Householding is a technique mailers use to lower mail campaign costs by sending only one mailpiece to a household. In some cases, mailers combine multiple mailpieces in one envelope. Other times, they consider multiple family members at the same address as duplicates and drop them from the mailing file. The householding strategy depends on the application.

List Maintenance – Keeping a mailing list up to date by adding new records, deleting obsolete records, or updating existing records, such as updating mailing addresses.

Mailing Lists – Mailing lists come in several varieties. A “House List” is usually the best performing mailing list because the people on the list are current customers, former customers, or prospects who have previously shown an interest in the marketer’s product or service. These people are familiar with the brand and are more likely to open and read direct mail pieces addressed to them, particularly if the marketer has used information they know about each contact to personalize the message or propose the most relevant offer.

“Response Lists” are lists of people who share an attribute with your target audience. They might subscribe to certain magazines, belong to professional organizations, or be former students of a certain university. Acquiring these types of lists yields better than average results. These people are interested in the same things as your customers, so they will be attracted to relevant content delivered via direct mail. Additional filtering may be necessary to make sure the contacts on the final mailing list meet the criteria for a qualified buyer.

“Compiled Lists” are populated by contacts chosen by general criteria such as estimated income levels, age, sex, or geographic location. These lists will not be as productive as others, since it is difficult to match the contacts to the attributes of an organization’s ideal buyer profile.

Postalytics has published several detailed articles about mailing lists. See these examples:

The Ultimate Guide to Direct Mailing List Selection and Testing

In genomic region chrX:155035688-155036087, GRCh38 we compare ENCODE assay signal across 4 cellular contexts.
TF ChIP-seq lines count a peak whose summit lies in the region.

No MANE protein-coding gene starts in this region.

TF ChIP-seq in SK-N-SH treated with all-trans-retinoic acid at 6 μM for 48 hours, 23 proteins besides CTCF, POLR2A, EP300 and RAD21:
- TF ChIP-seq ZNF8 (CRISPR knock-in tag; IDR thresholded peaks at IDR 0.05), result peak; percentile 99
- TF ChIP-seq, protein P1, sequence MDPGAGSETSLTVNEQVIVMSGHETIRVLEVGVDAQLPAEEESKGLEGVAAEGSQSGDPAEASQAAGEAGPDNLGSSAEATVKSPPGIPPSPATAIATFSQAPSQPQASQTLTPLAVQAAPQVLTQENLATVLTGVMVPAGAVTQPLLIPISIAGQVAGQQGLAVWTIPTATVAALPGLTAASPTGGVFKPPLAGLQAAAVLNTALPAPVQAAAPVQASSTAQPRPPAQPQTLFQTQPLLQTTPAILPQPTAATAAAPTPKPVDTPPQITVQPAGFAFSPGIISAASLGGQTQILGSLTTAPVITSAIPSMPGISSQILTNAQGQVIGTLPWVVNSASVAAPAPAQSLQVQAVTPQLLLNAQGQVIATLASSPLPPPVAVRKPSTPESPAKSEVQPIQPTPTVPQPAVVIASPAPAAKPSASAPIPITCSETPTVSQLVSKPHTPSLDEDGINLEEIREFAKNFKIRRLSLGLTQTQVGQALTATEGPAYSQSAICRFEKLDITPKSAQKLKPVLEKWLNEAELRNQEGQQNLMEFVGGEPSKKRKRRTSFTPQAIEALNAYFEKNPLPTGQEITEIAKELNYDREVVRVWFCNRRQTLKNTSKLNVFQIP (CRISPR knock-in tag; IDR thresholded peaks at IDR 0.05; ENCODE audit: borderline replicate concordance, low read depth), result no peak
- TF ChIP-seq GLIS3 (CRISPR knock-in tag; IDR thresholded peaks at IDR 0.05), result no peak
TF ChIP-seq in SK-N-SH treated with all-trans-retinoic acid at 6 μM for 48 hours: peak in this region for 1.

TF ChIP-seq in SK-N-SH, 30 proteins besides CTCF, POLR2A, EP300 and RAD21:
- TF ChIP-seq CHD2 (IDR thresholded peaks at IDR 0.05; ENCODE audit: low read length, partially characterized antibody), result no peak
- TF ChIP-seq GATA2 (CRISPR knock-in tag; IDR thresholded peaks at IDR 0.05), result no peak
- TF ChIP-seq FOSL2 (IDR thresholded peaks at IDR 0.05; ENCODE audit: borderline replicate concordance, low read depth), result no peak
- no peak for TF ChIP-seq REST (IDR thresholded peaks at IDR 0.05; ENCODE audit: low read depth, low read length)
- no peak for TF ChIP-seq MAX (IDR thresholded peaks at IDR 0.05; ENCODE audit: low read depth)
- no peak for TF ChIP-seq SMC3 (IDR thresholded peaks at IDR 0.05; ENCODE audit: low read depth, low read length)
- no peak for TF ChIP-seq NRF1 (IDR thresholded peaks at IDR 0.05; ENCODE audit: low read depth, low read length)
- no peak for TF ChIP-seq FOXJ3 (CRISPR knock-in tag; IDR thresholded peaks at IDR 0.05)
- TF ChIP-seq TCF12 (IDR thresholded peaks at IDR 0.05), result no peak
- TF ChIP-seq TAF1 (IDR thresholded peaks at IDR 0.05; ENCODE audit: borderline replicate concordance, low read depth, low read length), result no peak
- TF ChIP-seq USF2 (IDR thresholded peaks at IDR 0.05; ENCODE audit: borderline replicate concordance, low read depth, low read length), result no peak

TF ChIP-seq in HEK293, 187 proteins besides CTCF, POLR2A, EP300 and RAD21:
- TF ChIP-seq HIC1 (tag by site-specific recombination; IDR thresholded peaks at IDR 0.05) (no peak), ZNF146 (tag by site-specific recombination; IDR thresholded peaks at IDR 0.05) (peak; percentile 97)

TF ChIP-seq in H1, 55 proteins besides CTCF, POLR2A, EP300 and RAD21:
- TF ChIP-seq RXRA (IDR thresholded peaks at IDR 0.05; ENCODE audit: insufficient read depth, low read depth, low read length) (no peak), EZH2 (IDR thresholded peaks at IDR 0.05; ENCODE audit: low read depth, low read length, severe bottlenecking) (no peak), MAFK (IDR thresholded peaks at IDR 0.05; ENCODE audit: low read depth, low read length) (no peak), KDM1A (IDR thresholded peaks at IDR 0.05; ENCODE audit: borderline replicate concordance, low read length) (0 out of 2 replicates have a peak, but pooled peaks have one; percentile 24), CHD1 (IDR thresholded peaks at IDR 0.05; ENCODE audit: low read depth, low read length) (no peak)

How to Find the Best Consumer Mailing List for Direct Mail Campaigns

8 Direct Mail List Tips and Best Practices

Merge/Purge – Software designed to accept data from multiple sources and combine them. May be used to drop duplicates or to remove records via a suppression file.

National Change of Address/NCOA – The NCOA database (pronounced nō’-ca) includes information on every person, family, or business that has filed a change-of-address notice with the US Postal Service. To combat the enormous cost of handling Undeliverable as Addressed (UAA) mail, the USPS requires mailers seeking postage discounts to use an approved move update method to correct mailing addresses before they present the mail. NCOA processing is the most common method mailers choose to satisfy the move update requirement. The NCOA database changes constantly as new change of address notices are submitted and older change orders expire.

This Postalytics article includes some information about move update and NCOA:

3 No Brainer Tips: How to Save Money on Direct Mail Marketing

For more information about NCOA, here’s a link from the USPS:

Nth Name – A way to test a file. The value of n determines how may records are selected. Choosing every 100th record in a 10,000 record file yields a test file of 100 names. Choosing every 10th record creates a test file of 1,000 names.

Variable Data is any data element that changes from one data record to the next. Names, addresses, and account numbers are examples of variable data. Fixed data does not change according to the data record. The marketer’s 800 number, for example, would be fixed data that appears on every direct mail piece in the campaign.

Variable Logic is a way to alter the text or graphics on a direct mail piece according to variables appearing in the data. Variable logic always falls into the format of: IF something is true, THEN do this. When adding variable logic to direct mail campaigns, always be sure to define a default action in case an unexpected data value occurs in the data file.

Postalytics’ powerful campaign building software allows marketers to use variable logic. For an explanation of how it works, click on the link below.

Variable Logic

Direct Mail Glossary: Printing Terms

Printing can seem to be a mysterious process. Unless you spend a ton of time working in the printing business, the terms used in the printing industry can seem pretty technical. However, once you’re familiar with them, they’re far more approachable. This section of The New Direct Mail Glossary will help you familiarize yourself with the language of print and provide an understanding of how print is produced.

For more information about printing and advice on how to choose a print service supplier, read What to Look for When Choosing a Direct Mail Printing and Mailing Vendor

To learn more about the costs for running direct mail campaigns, see this article:
Direct Mail Costs Made Easy – How to Understand Direct Mail Pricing

/M Stands for per thousand. Often used to describe the cost of paper, envelopes, or data processing operations in direct mail production. “M” is the Roman numeral for thousand.

Aliasing is a jagged, stair-stepped appearance of printed diagonal lines.

Anti-aliasing A technique the smooths the printed appearance of stair-stepped lines.

Banding can occur in digitally printed materials when a pattern appears. Banding is usually due to color or grayscale specifications beyond the range of the output device’s image processor. Banding may also be caused by poor quality of a scanned image. This effect is most noticeable in areas that fade from light to dark.